Tag / trend
The 2018 IA Summit is a week away. It’s time to set your schedule and get ready for five days of learning how to face the challenges of designing and managing user interfaces and information environments.
This is your last chance to register and save with the discount code uxbooth.
Breaking Through the Screen: Design Research Methods for Virtual Reality Joelle Fleurantin is an artist and design researcher obsessed with the relationship between bodies and screens, bodies and networks, bodies and embedded systems. Her talk will introduce sensory modalities as key to designing for VR and VR-specific design research methods including:
VR 5Es Experience model for bodies interfacing with a device. Rapid prototyping methods that don’t require 3D modeling skills. From the session description: “The digital environment is no longer bound to an increasingly flat screen, but can become an immersive environment within one’s home or remap the landscape of a dull daily commute. VR enables us to cr..
Editor’s note: Samvith Srinivas is a speaker at the 2018 IA Summit this week in Chicago, Illinois. This article is based on his talk. There is still time to register and save with discount code uxbooth. The cumulative effect of digital products created today have unintended consequences around the world. In South Korea, the government has set up internet addiction rehab centers, India reportedly has the highest number of selfie deaths in the world, and, in 2015, 3,477 people died due to distractions from handheld devices in the US alone. Research shows that our cell phones are distracting us in more ways than one.
Notifications on cell phones negatively affect task performance on complex tasks. The mere presence of a cell phone is shown to distract from task performance. These are the kind of tasks (e.g., create a wireframe, write an email) that most people do as part of our daily lives. These distractions are having negative effects on our health and happiness. In order to make up fo..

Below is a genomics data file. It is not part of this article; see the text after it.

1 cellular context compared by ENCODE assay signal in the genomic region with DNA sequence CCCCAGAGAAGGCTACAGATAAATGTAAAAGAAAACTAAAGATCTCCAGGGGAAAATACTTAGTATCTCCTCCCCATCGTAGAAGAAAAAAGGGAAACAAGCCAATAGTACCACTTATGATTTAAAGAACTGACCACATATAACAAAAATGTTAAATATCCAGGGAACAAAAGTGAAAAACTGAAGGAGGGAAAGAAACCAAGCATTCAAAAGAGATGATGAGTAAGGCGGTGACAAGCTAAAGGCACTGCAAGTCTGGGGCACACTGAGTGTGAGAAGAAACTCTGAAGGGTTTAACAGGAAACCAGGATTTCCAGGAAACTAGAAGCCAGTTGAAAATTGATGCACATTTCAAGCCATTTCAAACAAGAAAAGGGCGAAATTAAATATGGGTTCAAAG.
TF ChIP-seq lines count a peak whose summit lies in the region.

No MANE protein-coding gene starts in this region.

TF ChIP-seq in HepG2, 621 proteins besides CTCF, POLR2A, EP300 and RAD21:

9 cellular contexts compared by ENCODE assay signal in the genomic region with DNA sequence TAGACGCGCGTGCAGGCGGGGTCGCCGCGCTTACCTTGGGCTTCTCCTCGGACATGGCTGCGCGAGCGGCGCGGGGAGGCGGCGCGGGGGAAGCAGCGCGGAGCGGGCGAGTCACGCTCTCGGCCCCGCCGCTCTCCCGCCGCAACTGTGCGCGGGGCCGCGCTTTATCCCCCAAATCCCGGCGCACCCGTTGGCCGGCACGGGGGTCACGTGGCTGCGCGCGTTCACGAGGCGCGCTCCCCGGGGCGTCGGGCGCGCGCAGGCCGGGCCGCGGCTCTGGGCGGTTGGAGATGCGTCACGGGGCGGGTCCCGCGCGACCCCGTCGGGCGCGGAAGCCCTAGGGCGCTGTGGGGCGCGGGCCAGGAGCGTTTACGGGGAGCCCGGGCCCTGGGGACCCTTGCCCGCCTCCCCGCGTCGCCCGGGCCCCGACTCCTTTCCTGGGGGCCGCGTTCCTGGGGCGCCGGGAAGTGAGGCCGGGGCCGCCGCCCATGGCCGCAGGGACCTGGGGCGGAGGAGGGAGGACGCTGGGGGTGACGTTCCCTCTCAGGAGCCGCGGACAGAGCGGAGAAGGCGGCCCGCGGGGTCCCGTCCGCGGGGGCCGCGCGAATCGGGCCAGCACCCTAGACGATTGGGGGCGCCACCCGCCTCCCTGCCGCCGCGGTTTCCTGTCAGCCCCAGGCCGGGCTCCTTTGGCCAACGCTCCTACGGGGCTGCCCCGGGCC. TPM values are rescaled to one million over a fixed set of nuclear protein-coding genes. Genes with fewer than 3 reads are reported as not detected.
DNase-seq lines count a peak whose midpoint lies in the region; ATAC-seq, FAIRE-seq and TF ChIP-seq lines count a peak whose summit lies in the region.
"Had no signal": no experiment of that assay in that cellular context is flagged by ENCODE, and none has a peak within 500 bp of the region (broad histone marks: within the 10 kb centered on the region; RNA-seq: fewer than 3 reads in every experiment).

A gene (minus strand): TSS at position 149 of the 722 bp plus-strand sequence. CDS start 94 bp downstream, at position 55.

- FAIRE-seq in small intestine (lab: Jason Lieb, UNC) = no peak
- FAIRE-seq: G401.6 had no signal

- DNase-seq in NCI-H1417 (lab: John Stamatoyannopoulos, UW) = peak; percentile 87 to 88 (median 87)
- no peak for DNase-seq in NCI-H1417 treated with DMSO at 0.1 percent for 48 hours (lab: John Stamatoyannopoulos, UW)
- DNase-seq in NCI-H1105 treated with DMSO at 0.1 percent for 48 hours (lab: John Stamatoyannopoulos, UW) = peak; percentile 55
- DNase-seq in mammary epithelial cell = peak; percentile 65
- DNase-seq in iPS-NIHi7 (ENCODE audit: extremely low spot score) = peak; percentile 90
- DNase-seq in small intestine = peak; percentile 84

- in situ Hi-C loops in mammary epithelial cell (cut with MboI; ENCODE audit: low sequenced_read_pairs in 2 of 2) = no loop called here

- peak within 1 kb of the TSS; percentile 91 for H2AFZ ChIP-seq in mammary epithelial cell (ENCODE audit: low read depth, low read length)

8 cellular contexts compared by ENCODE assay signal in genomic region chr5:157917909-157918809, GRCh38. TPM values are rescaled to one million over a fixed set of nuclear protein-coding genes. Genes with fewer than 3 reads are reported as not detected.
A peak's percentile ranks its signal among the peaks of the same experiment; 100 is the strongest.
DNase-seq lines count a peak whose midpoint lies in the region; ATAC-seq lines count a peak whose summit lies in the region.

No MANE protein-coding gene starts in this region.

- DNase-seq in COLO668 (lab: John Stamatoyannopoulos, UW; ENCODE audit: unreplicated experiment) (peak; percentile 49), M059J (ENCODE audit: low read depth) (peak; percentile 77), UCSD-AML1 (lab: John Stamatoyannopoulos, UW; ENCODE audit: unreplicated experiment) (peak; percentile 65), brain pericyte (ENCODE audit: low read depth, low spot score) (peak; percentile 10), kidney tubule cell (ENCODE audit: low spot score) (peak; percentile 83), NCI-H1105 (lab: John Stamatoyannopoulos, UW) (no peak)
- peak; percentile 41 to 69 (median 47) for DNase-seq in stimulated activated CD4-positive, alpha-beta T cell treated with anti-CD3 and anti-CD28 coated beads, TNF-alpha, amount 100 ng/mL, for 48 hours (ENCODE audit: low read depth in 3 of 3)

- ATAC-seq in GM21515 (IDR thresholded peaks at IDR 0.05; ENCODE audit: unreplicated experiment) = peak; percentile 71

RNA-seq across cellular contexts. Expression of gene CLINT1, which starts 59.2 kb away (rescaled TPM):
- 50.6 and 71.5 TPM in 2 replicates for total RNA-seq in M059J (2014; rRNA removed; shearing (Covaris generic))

Architect Piero Zanatta has teamed with restaurateur Giacomo Mannucci to open To The Bone, a slick Italian steakhouse in Berlin’s artfully scruffy Torstrasse. Referencing the pair’s Italian heritage as well as the urban surroundings of its location in the city’s Mitte district, patrons enter via a neon-lit frontage into a space that’s equal parts edgy and opulent. To achieve this, a brooding dark green has been chosen to dominate the restaurant’s walls, paired to an on-trend polished concrete floor and industrial details - custom iron screens, polished chrome - that lend the interior a pleasingly tough feel. Meanwhile, playful pops of colour and texture come courtesy of vintage furniture and art that the duo sourced from antique stores and private households, including a striking velvet-padded bench from San Bernadette-based designer Eusebio Arredamenti and artwork from Mannucci’s private collection. It sets the stage for Berlin’s creative class to unwind and enjoy...
In the first part of our UX in 2018 series, we explored trends that will change the priorities of developers and designers. Today, we look at what fills those designs and makes them work for users. Content has often been an afterthought in UX design, but in recent years it has taken a leading role in creating a great experience.